The fundamental right to privacy in competition investigations – effective protection or lip service?

2018 | roadmap

Most competition authorities can raid businesses and private premises in order to obtain documents that evidence presumed infringements of competition law. They have the power to conduct "all necessary inspections", meaning that the investigation decision must be based on reasonable grounds and aimed at verifying the existence and scope of a presumed infringement based on already available information. Fishing expeditions are not allowed.1

Fundamental right to data protection in antitrust investigations –
"E-discovery" in the course of dawn raids and related problems regarding seized private data.The right to privacy, which comprises the right to data protection, is especially at risk when competition authorities examine virtually the entire IT environment of an undertaking. When sifting through hardcopy documents, a quick look at the document often allows the investigator to identify whether it is exempted from review. This does not hold true for masses of digital information seized and later examined by the authority, leading to a critical tension between "e-discovery" measures and the right to data protection.

The Volker and Markus Schecke GbR /Land Hessen2 case would suggest that the right to data protection only applies in a very restricted way to legal persons. However, the right to data protection of natural persons also can be affected, especially the "blind" confiscation of whole mailboxes, which can include private correspondence. While it has been confirmed that an ediscovery as such does not violate the right to privacy,3 such measures have to be proportionate. Confiscation of masses of electronic data which include private data is thus only admissible if (i) the confiscation itself is related to the alleged infringement and not arbitrary (eg restricted to the employees working in the field of the activity concerned); (ii) the investigated undertaking is provided with a copy as well as a report of the seized data; and (iii) the authority was not able to filter the seized data more stringently. The technological possibilities of further selection will therefore be decisive for the legality of e-discovery measures.4  Widespread and indiscriminate confiscation of IT data is prohibited. The undertaking must also have the possibility to object to the confiscation.

Effective protection?
At the EU level, an investigation decision of the European Commission ("EC") as such can be challenged before EU courts. However, if disproportionate measures infringing fundamental rights arise in the course of the inspection itself, no separate action is possible, but it constitutes a part of the review of the EC's final decision by EU courts. As the EU is not yet itself a member of the European Charter of Human Rights ("ECHR"), an application to the European Court of Human Rights ("ECoHR") against actions of the EC is not possible. In contrast, undertakings can make an application against infringements of fundamental rights through actions of Member States or their representatives to the ECoHR after having exhausted all national remedies.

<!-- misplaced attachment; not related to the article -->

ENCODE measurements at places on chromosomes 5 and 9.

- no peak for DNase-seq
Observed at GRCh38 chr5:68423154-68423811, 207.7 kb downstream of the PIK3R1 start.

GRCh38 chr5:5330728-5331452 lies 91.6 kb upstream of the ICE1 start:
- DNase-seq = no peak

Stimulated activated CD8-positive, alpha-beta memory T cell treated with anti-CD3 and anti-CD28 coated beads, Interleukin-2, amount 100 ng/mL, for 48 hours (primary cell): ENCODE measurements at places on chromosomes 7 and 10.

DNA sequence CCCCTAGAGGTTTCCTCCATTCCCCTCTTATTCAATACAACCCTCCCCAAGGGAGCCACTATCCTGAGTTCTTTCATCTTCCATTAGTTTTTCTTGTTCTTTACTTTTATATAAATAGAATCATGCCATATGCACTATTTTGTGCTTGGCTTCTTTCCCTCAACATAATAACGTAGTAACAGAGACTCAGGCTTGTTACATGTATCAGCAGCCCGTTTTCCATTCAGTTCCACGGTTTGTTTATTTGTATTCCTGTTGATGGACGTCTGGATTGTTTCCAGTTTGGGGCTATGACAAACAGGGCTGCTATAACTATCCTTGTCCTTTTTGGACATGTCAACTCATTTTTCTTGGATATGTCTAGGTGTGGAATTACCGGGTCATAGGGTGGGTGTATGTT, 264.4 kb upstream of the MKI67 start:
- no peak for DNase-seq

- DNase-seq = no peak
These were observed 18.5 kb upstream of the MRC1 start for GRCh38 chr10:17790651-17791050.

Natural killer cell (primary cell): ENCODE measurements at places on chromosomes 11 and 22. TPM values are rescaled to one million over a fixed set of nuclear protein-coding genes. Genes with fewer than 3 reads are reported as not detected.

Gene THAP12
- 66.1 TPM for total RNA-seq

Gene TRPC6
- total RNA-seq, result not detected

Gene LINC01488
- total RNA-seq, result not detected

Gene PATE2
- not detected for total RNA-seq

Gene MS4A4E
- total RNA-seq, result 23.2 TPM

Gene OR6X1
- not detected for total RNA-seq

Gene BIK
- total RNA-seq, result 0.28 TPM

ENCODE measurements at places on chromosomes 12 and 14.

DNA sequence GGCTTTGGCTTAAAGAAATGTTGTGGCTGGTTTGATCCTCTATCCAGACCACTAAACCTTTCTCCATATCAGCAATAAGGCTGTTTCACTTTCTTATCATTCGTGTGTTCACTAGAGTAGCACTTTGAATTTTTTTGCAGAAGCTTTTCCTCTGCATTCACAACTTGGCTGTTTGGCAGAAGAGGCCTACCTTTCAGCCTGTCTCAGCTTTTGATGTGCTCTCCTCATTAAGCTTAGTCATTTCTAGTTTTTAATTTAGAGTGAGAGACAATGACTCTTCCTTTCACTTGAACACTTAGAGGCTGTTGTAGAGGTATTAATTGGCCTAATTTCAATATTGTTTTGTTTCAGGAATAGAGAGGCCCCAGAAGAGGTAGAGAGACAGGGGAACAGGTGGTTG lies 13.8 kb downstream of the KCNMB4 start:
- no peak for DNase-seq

Overall, in recent years the EU courts have recognised a number of fundamental rights relevant to the enforcement of competition rules, and are placing ever greater emphasis on the compatibility of competition procedures with the EU Charter of Fundamental Rights, the ECHR and the jurisprudence of the ECoHR. Still, one can question whether the possibility of reviewing the legality of dawn raids only ex post provides sufficient protection. After all, authority officials will gain knowledge from the reviewed data even if the review is subsequently found to be illegal.

The current belief, though, is that the protection measures in place against antitrust investigations of the EC strike an acceptable balance between the right to privacy and effective investigation measures. Still, several areas remain where the relationship between effective protection of the right to privacy on the one hand and effective enforcement on the other hand seems grossly unbalanced. For example, at the EU level, enforcement trends in merger control proceedings risk undermining fundamental rights. At the national level, several national regimes or enforcement practices of national authorities in Central and Eastern Europe seem at odds with the EU case law on fundamental rights, even in the area of antitrust investigations.

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 Footnotes

ECJ, Case C583/13 P, Deutsche Bahn AG v Commission EU, paras 1836.
ECJ, Case C92/09 and C93/09, Volker and Markus Schecke GbR/Land Hessen, paras 53 and 54.
GC, Cases T135/09, Nexans, and T140/09 Prysmian; ECoHR, Cases Robathin v Austria and Vinci v France.
However, as Judge Zupancic stated in his concurring opinion in Vinci v France, it will often be hard to prove whether or not further technological selection possibilities existed. See also Seelos /Harsdorf, Veni, vidi, VI(N)CI? Der EGMR und die elektronische Datensicherung im Rahmen kartellrechtlicher Hausdurchsuchungen in Frankreich, ÖZK 2015, 149.

Further reading
The Delta Pekárny case as a leading example of ineffective protection in an Eastern European Member State?
All Schoenherr Chapters of the International Comparative Legal Guide to: Merger Control 2018